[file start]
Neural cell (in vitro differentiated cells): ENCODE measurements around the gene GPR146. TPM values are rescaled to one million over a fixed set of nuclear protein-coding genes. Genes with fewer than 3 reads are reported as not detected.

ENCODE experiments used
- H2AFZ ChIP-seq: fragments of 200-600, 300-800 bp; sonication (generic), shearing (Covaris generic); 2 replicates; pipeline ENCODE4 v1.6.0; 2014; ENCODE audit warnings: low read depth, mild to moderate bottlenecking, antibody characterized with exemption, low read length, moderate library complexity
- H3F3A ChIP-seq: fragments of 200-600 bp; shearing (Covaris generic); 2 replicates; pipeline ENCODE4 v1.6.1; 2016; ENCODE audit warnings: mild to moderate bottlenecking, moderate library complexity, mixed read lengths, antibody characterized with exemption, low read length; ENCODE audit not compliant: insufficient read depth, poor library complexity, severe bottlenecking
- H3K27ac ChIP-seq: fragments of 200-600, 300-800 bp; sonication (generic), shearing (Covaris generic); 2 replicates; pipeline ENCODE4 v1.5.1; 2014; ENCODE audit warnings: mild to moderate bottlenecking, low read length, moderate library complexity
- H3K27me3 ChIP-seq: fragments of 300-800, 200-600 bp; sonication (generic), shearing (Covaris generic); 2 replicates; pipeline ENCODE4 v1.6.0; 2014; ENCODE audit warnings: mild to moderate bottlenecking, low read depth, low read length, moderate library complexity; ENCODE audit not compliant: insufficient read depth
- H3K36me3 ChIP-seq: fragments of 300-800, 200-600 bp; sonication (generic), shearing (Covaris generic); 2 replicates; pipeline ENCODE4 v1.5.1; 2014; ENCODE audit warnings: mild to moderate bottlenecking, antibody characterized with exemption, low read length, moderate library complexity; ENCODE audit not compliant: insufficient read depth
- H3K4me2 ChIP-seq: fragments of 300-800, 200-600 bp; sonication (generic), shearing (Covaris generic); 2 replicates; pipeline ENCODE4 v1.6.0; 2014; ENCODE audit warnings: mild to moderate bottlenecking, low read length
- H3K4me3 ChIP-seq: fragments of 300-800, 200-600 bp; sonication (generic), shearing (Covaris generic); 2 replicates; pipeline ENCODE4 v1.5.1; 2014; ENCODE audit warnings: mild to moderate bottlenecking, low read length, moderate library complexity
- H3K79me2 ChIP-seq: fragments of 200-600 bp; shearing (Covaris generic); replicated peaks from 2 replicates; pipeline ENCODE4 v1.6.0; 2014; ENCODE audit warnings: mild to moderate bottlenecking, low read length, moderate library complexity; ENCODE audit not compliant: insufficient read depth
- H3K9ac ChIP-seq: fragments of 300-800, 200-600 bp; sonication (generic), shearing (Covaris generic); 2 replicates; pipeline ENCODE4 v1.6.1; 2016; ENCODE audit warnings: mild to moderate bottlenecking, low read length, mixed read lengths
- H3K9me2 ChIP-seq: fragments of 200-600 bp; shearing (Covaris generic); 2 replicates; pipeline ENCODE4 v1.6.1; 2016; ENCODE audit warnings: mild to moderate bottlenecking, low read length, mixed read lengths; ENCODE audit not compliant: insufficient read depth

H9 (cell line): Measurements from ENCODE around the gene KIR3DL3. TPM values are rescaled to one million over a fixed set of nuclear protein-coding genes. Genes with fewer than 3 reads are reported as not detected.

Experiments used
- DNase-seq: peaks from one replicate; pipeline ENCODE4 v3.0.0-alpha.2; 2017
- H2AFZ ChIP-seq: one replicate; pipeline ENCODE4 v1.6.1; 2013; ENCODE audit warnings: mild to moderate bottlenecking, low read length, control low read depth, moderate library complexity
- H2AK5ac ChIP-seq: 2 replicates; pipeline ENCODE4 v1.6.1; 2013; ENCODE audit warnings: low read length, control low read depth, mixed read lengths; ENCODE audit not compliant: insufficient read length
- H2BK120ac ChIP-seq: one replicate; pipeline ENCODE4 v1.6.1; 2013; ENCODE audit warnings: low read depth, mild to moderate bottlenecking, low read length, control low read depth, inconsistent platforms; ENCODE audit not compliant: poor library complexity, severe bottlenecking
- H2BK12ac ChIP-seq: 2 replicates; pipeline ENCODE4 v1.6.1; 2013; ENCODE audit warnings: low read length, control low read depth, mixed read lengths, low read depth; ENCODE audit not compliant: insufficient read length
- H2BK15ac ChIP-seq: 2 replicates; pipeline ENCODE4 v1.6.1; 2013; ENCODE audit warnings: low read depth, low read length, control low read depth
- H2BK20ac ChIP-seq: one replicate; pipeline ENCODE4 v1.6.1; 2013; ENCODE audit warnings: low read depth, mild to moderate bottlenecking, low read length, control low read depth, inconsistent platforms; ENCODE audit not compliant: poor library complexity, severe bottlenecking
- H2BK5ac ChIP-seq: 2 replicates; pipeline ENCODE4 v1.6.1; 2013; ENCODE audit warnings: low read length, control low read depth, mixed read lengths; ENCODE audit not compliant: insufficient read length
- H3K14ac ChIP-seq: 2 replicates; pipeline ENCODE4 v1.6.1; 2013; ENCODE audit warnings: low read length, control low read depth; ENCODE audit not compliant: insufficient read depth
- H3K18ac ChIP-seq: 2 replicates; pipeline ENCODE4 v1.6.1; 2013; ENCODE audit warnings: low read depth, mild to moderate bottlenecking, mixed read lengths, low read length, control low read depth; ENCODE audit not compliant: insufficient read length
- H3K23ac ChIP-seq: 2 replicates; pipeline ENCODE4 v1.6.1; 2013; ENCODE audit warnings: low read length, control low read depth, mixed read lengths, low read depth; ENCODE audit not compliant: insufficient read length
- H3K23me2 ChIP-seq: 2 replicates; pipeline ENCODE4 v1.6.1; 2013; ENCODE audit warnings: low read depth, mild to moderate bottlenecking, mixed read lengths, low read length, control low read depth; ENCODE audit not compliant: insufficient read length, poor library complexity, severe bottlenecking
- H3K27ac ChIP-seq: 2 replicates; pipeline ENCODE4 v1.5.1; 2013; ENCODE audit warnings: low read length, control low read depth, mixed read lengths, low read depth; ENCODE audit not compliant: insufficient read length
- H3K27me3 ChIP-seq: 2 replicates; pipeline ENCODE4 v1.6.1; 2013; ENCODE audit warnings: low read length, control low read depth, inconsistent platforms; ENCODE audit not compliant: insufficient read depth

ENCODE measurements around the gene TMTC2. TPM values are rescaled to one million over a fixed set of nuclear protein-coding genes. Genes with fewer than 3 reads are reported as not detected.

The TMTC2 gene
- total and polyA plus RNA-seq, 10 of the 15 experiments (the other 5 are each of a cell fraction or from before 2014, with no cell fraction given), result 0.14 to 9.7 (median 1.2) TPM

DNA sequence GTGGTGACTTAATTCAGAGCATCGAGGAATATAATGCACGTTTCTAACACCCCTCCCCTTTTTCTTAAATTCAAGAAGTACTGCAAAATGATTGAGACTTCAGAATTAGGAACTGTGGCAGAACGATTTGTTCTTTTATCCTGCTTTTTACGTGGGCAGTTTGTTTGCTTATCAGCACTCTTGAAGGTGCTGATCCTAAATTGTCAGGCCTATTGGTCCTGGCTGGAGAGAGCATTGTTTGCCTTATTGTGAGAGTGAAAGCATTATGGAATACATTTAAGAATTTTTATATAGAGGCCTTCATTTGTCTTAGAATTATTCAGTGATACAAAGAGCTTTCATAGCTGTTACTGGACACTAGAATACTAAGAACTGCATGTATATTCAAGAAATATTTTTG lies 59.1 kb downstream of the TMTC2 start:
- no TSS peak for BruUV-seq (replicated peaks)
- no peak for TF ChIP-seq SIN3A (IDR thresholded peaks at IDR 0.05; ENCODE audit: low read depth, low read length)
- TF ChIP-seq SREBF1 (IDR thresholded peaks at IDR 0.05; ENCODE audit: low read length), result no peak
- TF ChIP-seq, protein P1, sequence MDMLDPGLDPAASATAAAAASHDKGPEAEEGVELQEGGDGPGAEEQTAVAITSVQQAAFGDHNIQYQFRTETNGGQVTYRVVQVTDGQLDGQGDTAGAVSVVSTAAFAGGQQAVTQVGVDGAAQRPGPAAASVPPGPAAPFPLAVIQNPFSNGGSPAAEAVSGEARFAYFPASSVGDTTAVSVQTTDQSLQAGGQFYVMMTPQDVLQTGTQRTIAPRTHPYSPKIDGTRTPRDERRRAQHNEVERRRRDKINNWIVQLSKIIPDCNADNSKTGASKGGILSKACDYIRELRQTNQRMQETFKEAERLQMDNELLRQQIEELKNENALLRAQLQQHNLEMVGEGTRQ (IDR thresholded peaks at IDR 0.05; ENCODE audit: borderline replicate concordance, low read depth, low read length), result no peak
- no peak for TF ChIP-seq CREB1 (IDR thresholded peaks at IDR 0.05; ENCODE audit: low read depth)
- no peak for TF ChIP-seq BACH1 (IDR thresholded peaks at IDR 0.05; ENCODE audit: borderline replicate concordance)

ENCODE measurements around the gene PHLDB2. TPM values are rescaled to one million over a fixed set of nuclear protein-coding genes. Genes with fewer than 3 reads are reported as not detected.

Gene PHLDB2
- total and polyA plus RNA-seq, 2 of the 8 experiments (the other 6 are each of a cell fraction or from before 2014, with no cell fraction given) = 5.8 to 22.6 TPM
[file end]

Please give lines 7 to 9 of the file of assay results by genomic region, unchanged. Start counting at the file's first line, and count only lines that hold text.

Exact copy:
- H3K36me3 ChIP-seq: fragments of 300-800, 200-600 bp; sonication (generic), shearing (Covaris generic); 2 replicates; pipeline ENCODE4 v1.5.1; 2014; ENCODE audit warnings: mild to moderate bottlenecking, antibody characterized with exemption, low read length, moderate library complexity; ENCODE audit not compliant: insufficient read depth
- H3K4me2 ChIP-seq: fragments of 300-800, 200-600 bp; sonication (generic), shearing (Covaris generic); 2 replicates; pipeline ENCODE4 v1.6.0; 2014; ENCODE audit warnings: mild to moderate bottlenecking, low read length
- H3K4me3 ChIP-seq: fragments of 300-800, 200-600 bp; sonication (generic), shearing (Covaris generic); 2 replicates; pipeline ENCODE4 v1.5.1; 2014; ENCODE audit warnings: mild to moderate bottlenecking, low read length, moderate library complexity